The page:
Performing in Florida for the First Time in 10 Years

Regarded as one of the most beautiful women in America, if not the world, Vanessa Williams has conquered the worlds of modeling, acting and music in the time since she broke through to the mainstream. It’s been three decades since she was the first woman with black ancestry to win the title of Miss America, but you wouldn’t know that much time has passed if you look at her; her beauty is timeless and her face hasn’t aged a day.

Well-known for such hits as “The Right Stuff,” “Save the Best for Last,” “Colors of the Wind,” and many others, her personal songbook includes twenty-five years of classics. In fact, she’s one of just a few artists who have scored Top Ten hits on the Billboard pop, dance, R&B, adult contemporary, holiday, Latin, gospel and jazz charts. When it comes to acting, when she’s not performing on Broadway, she can be seen quite often on television. In the past few years alone she’s made star turns on such popular shows as Ugly Betty, Desperate Housewives and 666 Park Avenue. She’s even written a book, an autobiography called You Have No Idea, which made The New York Times’ Best-Seller List. On top of all that, she is a staunch LGBT ally and she makes time to volunteer with such organizations as the Human Rights Campaign.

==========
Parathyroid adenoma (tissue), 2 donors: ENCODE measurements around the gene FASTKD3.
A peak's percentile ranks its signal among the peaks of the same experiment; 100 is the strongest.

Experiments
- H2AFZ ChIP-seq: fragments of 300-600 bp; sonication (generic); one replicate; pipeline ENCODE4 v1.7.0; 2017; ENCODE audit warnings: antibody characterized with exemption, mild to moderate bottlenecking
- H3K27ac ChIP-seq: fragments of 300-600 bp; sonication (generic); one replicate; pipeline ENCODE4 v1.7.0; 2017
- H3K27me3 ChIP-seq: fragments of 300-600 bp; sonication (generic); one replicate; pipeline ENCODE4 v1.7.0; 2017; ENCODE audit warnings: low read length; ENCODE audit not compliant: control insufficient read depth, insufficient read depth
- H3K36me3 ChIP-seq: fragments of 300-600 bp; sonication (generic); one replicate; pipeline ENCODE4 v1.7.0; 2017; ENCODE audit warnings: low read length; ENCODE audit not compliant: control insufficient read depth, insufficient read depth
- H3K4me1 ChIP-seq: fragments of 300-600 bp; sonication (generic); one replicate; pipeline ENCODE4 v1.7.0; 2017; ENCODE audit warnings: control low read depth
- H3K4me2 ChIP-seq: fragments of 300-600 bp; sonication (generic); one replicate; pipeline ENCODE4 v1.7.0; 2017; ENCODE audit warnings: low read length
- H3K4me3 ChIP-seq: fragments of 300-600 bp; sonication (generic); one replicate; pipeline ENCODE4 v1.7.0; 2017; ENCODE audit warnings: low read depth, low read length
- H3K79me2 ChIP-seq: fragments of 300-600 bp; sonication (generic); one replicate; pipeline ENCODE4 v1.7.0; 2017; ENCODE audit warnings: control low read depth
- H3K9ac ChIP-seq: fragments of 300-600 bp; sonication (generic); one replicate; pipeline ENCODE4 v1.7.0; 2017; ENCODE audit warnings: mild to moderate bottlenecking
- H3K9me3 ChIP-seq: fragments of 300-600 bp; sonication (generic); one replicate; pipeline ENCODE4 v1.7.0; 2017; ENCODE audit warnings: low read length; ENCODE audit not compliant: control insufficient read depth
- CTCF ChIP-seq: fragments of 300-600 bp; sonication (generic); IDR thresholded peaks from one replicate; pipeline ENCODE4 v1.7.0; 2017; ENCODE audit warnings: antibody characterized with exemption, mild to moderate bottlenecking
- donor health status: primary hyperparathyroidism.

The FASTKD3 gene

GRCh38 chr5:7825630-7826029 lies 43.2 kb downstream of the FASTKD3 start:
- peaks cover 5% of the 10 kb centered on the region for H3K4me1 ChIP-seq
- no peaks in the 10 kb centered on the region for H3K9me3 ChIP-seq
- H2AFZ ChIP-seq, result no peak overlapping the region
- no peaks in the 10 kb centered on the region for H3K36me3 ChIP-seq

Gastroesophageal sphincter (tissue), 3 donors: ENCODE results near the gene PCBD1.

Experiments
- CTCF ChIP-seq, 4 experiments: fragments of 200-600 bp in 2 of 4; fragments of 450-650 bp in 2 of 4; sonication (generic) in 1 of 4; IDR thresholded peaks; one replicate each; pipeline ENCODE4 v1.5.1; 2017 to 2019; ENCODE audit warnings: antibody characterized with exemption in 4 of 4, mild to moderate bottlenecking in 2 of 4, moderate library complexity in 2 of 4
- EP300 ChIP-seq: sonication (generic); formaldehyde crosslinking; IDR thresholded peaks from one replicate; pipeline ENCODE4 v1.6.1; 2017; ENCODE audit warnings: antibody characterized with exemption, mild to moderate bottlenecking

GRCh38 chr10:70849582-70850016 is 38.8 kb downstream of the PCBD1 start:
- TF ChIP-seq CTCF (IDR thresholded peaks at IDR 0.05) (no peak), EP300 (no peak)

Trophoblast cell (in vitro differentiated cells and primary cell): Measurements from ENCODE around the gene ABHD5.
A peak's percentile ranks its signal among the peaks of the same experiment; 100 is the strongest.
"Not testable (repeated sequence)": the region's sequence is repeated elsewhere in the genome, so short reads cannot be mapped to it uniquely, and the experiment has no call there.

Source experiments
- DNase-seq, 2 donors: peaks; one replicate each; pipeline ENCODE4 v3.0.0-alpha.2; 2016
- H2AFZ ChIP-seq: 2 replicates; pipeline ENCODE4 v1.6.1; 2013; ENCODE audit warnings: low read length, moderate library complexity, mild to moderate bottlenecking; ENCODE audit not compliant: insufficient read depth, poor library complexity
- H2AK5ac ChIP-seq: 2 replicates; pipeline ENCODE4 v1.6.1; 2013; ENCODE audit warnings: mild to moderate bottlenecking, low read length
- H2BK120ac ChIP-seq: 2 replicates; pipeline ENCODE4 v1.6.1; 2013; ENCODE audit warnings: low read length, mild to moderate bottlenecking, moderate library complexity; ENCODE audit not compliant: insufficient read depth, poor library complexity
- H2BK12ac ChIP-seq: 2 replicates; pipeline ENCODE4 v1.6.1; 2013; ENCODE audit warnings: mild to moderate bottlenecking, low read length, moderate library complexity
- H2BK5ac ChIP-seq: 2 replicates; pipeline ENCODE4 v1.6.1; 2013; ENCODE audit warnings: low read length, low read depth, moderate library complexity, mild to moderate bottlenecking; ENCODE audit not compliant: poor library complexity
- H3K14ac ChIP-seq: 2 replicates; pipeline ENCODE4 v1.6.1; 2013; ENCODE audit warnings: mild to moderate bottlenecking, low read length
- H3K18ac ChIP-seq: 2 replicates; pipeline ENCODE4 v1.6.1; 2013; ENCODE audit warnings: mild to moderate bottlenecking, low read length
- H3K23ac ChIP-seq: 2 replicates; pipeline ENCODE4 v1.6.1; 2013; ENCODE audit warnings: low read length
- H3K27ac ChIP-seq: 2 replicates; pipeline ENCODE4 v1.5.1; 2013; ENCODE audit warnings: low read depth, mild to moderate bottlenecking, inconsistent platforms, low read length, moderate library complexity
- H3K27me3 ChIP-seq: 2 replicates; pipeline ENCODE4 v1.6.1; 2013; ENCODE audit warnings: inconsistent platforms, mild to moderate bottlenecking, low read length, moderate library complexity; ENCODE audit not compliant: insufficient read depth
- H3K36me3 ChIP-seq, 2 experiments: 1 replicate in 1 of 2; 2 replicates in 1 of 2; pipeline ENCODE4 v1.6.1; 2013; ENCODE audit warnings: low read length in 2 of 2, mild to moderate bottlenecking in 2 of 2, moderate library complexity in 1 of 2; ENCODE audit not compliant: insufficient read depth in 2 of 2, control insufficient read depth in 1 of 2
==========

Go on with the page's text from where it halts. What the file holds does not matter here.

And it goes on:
She will be performing a one-woman show the first two months of 2015, and of course she will be stopping in Florida. It’s long overdue, after all; it’s the first time she’s performed in the Sunshine State in ten years. She will be performing in four Vanessa-Willams_copy2cities in four days: first in Sarasota at the Van Wezel Performing Arts Hall on Friday, January 2 at 8 p.m.; then in Naples at Artis-Naples on Saturday, January 3 at 8 p.m.; followed by an appearance at the Kravis Center for the Performing Arts in West Palm Beach on Sunday, January 4 at 8 p.m.; ending with an appearance at Ruth Eckerd Hall in Clearwater on Monday, January 5 at 7:30 p.m.